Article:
# CMPSCI 311: Theory of Algorithms

### Fun With Depth-First Search

Questions in black, answers in blue

Here are two graphs in adjacency list format. G is undirected and H is directed:

• G}: (1: 3, 4, 5), (2: 3, 6), (3: 1, 2, 5, 6), (4: 1), (5: 1, 3), (6: 2, 3)

• H: (A: B), (B: A, E), (C: B), (D: A), (E: C, D).

• Question 1: Draw G and H and draw a DFS forest for each. Identify tree, back, forward, and cross edges (if any) in each DFS forest.

Since I'm not good at HTML pictures, I'll skip the drawing of the graphs and just describe the DFS forests verbally.

The root of G's forest is vertex 1. From 1 we search 3, then 2, then 6, so we get a chain of tree edges from 1 to 3 to 2 to 6. During this search we discover a back edges from 6 to 3. Finishing 6 and 2, we return to 3 and find 5, which has a back edge to 1. Finishing 3, we return to 1 and search 4, so there is a tree edge from 1 to 4. Thus in the tree, 1 has children 3 and 4, 3 has children 2 and 5, 2 has child six, and we found two back edges for seven total edges.

The root of H's forest is A. A has child B, B has a back edge to A and a tree edge to E, E has tree edges to C and D, with C having a back edge to B and D having a back edge to A. There are seven total edges, four tree edges and three back edges.

• Question 2: It should be true that every non-tree edge in G's forest goes from some vertex v to an ancestor of v in the forest. Explain why this is always the case for an undirected graph. (Clarification: Following Levitin, when doing a DFS of an undirected graph we add an edge to the forest only the first time we see it, not the second time we see it in the other direction.)

Consider the situation when we are searching v and first encounter the edge from v to w. If w has not yet been visited, (v,w) becomes a tree edge. If w has been visited but is still being processed, it must be an ancestor of v because the dfs(w) process can only still be running if some descendent of w is being searched. So in this case (v,w) becomes a back edge, unless w is the parent of v in which case it doesn't go in the forest at all. If the dfs(w) process has been completed, all edges out of w have been checked, including the edge (w,v) that must exist since (v,w) exists and the graph is undirected. So (v,w) is the second occurrence of the edge between v and w, and thus does not go into the DFS forest at all.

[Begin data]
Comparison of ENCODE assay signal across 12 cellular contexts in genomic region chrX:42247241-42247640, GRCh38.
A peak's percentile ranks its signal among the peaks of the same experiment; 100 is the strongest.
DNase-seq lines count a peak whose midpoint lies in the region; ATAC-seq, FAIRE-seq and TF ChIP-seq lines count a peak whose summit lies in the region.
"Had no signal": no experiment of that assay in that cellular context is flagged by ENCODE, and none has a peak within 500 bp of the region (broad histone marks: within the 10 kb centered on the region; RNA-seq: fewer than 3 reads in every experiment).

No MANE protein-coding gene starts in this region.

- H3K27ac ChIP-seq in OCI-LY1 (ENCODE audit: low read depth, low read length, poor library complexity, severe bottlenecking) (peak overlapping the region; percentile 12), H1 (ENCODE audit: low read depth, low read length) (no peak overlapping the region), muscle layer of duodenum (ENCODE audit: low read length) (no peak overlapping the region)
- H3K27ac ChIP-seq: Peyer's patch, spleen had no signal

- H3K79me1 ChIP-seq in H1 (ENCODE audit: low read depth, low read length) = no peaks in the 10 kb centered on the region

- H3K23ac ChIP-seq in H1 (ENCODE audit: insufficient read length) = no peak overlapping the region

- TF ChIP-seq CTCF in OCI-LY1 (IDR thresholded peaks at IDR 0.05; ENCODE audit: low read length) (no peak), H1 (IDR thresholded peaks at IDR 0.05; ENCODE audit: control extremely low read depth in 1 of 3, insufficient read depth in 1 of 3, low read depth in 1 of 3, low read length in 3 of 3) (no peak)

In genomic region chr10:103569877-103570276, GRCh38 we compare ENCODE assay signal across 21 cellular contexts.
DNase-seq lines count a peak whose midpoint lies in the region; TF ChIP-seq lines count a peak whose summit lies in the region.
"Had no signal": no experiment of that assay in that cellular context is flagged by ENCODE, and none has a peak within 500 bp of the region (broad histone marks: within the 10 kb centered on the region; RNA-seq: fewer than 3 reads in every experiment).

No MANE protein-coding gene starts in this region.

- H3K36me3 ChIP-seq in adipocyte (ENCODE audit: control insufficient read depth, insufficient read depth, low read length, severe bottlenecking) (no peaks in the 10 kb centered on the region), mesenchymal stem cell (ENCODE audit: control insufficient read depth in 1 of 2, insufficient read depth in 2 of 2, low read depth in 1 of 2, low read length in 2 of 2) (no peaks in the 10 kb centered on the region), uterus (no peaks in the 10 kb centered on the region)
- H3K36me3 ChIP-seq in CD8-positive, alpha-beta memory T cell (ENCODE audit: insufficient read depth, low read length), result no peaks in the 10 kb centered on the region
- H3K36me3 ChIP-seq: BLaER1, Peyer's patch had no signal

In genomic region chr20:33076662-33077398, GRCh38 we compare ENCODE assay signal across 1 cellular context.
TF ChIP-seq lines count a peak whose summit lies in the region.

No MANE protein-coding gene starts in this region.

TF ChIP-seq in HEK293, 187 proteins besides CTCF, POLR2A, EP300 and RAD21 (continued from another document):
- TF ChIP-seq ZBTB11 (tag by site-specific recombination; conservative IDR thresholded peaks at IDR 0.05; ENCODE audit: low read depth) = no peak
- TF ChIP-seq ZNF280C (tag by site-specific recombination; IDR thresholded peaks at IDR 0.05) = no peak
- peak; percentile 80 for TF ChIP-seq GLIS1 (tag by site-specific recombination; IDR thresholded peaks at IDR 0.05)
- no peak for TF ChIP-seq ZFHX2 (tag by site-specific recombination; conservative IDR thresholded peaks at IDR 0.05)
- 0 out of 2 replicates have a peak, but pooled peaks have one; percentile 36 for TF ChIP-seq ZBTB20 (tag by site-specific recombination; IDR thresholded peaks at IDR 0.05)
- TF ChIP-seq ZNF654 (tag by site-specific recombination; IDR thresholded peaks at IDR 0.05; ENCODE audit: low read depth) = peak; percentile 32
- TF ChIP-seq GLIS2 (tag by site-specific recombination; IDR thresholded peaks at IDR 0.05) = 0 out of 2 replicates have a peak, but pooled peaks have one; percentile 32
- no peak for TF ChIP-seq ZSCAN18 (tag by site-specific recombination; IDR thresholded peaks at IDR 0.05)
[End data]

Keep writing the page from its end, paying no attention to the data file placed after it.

• Question 3: A directed graph is strongly connected if there is a path from every vertex to every other vertex. Is H strongly connected? Explain how you would determine from a graph's DFS forest whether it is strongly connected.

H is strongly connected. There is a path from A down the tree to any other vertex. And we can reach A from both leaves of the tree, from D directly by the back edge to A and from C via the back edge to B and then the back edge to A.

In general a directed graph is strongly connected iff (a) its DFS forest is a tree, and (b) there is a path from each leaf of this tree to the root.

(Proof of this:) Clearly if the forest is not a tree, or it there is a leaf with no path to the root, we are not strongly connected. If (a) and (b) both hold, and x and y are any two vertices, there is a path from x down to some leaf, by the path given by (b) to the root, then down the tree to y.

Another way to say this is that the graph is not strongly connected iff there is a node x, other than the root, with the property that every back edge from a descendent of x goes to x or a descendent of x. We can determine whether this is true while doing a DFS, by having the process dfs(v) also report back the highest node reached by a back edge from v or one of its descendents.

• Question 4: A vertex v in a connected undirected graph is called an articulation point if removing v makes its graph unconnected. Are there any articulation points in G? Explain how to identify articulation points from a graph's DFS forest.

Because the graph is connected, we know that the DFS forest is a tree. The root is an articulation point iff it has exactly one child in this tree. (Proof: If all other codes are connected to the single child, removing the root does not disconnect the graph. If there is a node not reachable from the first child without going through the root, the first such node will become the second child.)

A non-root node is an articulation point if all back edges from it or its descendents go to it or its descendents. (Proof: If there is a way out of this node's subtree without using this node, it must be by a back edge to one of its ancestors. If there is such a back edge, removing the node does not disconnect the graph.

We test this property much as in Question 3, with each dfs(v) process reporting back the highest node reachable by a back edge from v or one of its descendents.